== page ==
Roland Emmerich Had To Resort To Plan B For Moonfall's Zero-Gravity Acting Classes

Roland Emmerich's "Moonfall," released in theaters back in February, is an incredibly stupid film. That statement is not meant as a value judgment, but a mere descriptor. It could even be construed as a compliment. As overwrought, visually busy, dunderheaded disaster blockbusters go, they don't get much more unabashedly fatuous as "Moonfall." It's a film that offers synergistic enhancement to alcohol. Its dumb ideas are, if one is honest, strangely fun and appealing. "Moonfall" would make a great double feature with "Geostorm." Which was, incidentally, made by Dean Devlin, Roland Emmerich's longtime writing partner. 

The premise of "Moonfall" is simple. Earth's moon is falling from its orbit, causing flooding and weird gravitational anomalies all over the world. Patrick Wilson, Halle Berry, and John Bradley find, through a very elaborate investigation process, that the moon is not a heavenly body that formed naturally, but an ancient alien superstructure housing a swarm of tiny malevolent space bots. It turns out that billions of years ago, human-like alien ancestors living on a distant planet had accidentally created a resentful AI program that turned on it. The moon was built on said distant planet as a seeding craft to implant the Earth with human DNA. It is, as they say, a hoot. 

 Much of the action sequences in "Moonfall" center on the shifting of gravity. Not only are several scenes set aboard space shuttles or on the lunar surface, but as the moon passes closer and closer to Earth, its gravity begins lifting people — and buildings — off the ground. In a recent behind-the-scenes report from SciFiNow, the cast talked about what they had to do to ensure authenticity in their zero-gravity movements, and the trials of shooting a film during a pandemic.

Moonfall in the time of COVID-19

Shooting "Moonfall" was, it seems, an arduous process. Keeping actors isolated from one another meant for a drastically reworked shooting schedule which reduced the original 70-day shoot to a mere 61 days. For a film of this size — "Moonfall" cost about $150 million — 61 days is quite a short time indeed. "Moonfall" needed to be separated into "splinter units," allowing smaller crews to work separately. The units would all be overseen by Emmerich. The separate units didn't always have the same cast members together at the same time. Halle Berry confirmed this, saying "We were very isolated from one another, that was a challenge," but that she was grateful she was able to work when so many productions had been shut down because of COVID-19 concerns. 

Both Berry and Wilson play astronauts in "Moonfall," and Wilson revealed that he had a plan to go to NASA and enroll in zero-gravity training with actual astronauts, and take advantage of the organization's many space-experience simulators. He wanted his movements and his experience to be accurate. Sadly, the pandemic put the kibosh on that, so Wilson had to rely on — just like the rest of us — having meetings via Zoom calls. Wilson's zero-G training almost all had to come from video screens. Said Wilson:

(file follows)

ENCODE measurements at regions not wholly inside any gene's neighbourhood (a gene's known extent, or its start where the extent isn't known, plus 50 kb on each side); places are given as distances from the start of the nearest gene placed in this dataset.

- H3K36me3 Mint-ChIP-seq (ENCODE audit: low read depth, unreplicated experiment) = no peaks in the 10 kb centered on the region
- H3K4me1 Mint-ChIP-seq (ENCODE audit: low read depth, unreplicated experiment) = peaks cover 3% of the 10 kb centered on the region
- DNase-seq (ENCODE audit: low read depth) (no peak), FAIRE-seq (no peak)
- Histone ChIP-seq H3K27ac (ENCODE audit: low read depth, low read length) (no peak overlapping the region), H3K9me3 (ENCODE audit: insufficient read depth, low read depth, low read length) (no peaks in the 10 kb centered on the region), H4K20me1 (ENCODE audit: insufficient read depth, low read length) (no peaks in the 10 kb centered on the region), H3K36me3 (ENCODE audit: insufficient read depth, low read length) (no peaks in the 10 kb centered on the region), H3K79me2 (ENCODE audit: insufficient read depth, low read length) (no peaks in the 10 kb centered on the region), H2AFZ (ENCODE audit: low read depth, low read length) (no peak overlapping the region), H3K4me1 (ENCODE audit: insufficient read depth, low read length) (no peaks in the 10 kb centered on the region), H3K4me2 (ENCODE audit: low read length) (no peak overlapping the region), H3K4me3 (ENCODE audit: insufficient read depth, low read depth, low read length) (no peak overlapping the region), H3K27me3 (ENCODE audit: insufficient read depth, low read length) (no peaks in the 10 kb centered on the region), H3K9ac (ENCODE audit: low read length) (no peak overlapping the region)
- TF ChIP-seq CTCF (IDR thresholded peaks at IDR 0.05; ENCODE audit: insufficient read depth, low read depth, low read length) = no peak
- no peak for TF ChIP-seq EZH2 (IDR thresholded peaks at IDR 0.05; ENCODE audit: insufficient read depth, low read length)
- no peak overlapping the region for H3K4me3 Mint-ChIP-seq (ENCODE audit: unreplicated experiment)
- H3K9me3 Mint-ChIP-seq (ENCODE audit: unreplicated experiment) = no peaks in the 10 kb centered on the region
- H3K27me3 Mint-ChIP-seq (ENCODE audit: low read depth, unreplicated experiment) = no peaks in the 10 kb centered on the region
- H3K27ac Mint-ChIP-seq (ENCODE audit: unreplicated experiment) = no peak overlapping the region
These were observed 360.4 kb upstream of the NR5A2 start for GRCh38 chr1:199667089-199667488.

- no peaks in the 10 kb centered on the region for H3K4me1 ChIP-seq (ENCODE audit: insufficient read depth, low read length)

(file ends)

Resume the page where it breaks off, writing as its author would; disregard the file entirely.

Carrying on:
"[We] relied on meetings with astronauts ... then just watching videos that they showed us. They gave us access to the International Space Station so just watching how everyone moves, the things that you have to do in close quarters."

Bjarni Tryggvason

Luckily, it wasn't 100% video meetings for the cast. The Canadian engineer Bjarni Tryggvason was hired to come to the set and consult. Tryggvason, at 76, was an experienced pilot and astronaut who once spent a 12-day mission in orbit, and who had logged 4,000 hours of flight experience. The astronaut visited the "Moonfall" set in Montreal to consult and make sure that the actors knew what they were doing. A silly story like "Moonfall," which strays very, very, very, very far from scientific authenticity, most assuredly needs small details like space travel correct if the story is to be read at all. Wilson understood that amateurish space movements would be distracting. "[Y]ou want to make it look like this is not your first time," Wilson said. 

Tryggvason passed away on April 5, 2022, which allowed him to see the final cut of "Moonfall," which had been released in February. He is not on record with his opinion on the movie. One can say, though, that Wilson and Berry did give it the old college try. Despite the implausibility and silliness of the premise, Wilson and Berry are professional enough to anchor the film and read as palpably human. Well, as human as the larger-than-life characters in Roland Emmerich films tend to be.

"Moonfall" was not well-received by audiences, having lost about $139 million at the box office. At last count, it's the 25th biggest box office bomb of all time. It's a pity it didn't succeed, as Emmerich was already planning a pair of mega-sequels. According to a report in the Hollywood Reporter, Emmerich's sequels would have been even nuttier than the original.